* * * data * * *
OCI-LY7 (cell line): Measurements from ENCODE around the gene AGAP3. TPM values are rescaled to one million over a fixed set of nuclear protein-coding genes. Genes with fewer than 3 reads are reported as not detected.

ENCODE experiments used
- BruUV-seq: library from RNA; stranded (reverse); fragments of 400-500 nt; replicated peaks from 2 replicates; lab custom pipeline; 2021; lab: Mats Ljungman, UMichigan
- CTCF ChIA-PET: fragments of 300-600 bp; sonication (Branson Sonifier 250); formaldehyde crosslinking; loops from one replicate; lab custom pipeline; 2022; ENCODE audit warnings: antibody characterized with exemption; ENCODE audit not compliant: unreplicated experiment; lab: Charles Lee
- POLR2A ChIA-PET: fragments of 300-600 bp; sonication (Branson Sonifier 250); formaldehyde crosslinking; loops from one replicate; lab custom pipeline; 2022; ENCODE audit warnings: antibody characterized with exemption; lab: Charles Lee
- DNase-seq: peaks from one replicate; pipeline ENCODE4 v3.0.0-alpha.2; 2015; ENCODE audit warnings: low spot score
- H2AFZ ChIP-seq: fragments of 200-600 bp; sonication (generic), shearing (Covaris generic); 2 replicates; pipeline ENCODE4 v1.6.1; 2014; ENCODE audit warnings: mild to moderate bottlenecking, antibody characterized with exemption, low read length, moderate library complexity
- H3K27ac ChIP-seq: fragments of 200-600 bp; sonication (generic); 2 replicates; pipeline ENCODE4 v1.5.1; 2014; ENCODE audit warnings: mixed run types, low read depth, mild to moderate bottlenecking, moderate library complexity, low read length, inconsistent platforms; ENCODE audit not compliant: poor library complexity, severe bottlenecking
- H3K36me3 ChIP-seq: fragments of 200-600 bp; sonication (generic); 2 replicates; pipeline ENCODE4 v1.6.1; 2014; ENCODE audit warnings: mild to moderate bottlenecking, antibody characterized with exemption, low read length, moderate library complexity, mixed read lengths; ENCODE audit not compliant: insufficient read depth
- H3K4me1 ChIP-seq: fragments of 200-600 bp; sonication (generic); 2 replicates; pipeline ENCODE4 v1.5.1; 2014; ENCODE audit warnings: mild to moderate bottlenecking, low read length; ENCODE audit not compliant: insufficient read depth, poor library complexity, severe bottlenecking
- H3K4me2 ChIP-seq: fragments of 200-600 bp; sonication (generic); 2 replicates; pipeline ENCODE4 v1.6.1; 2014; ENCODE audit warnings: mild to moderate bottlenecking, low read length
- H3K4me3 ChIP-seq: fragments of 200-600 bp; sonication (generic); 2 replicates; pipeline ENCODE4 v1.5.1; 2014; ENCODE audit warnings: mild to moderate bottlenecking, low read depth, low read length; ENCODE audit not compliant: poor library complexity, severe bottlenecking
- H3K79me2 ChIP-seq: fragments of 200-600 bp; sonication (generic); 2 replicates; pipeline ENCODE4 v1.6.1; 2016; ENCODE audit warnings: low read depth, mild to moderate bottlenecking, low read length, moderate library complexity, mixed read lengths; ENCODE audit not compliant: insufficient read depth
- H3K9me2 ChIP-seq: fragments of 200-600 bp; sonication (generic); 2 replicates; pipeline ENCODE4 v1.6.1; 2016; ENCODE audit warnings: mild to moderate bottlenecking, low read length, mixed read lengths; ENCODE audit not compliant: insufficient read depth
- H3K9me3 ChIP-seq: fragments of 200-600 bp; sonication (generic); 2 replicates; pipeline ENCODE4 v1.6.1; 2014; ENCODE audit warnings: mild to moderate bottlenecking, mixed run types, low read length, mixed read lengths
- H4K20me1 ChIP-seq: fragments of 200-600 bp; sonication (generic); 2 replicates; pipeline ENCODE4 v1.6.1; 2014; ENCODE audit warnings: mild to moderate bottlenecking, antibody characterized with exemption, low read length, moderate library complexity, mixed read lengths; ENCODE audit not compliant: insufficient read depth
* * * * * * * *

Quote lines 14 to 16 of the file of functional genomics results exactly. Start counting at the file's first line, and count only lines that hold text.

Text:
- H3K9me2 ChIP-seq: fragments of 200-600 bp; sonication (generic); 2 replicates; pipeline ENCODE4 v1.6.1; 2016; ENCODE audit warnings: mild to moderate bottlenecking, low read length, mixed read lengths; ENCODE audit not compliant: insufficient read depth
- H3K9me3 ChIP-seq: fragments of 200-600 bp; sonication (generic); 2 replicates; pipeline ENCODE4 v1.6.1; 2014; ENCODE audit warnings: mild to moderate bottlenecking, mixed run types, low read length, mixed read lengths
- H4K20me1 ChIP-seq: fragments of 200-600 bp; sonication (generic); 2 replicates; pipeline ENCODE4 v1.6.1; 2014; ENCODE audit warnings: mild to moderate bottlenecking, antibody characterized with exemption, low read length, moderate library complexity, mixed read lengths; ENCODE audit not compliant: insufficient read depth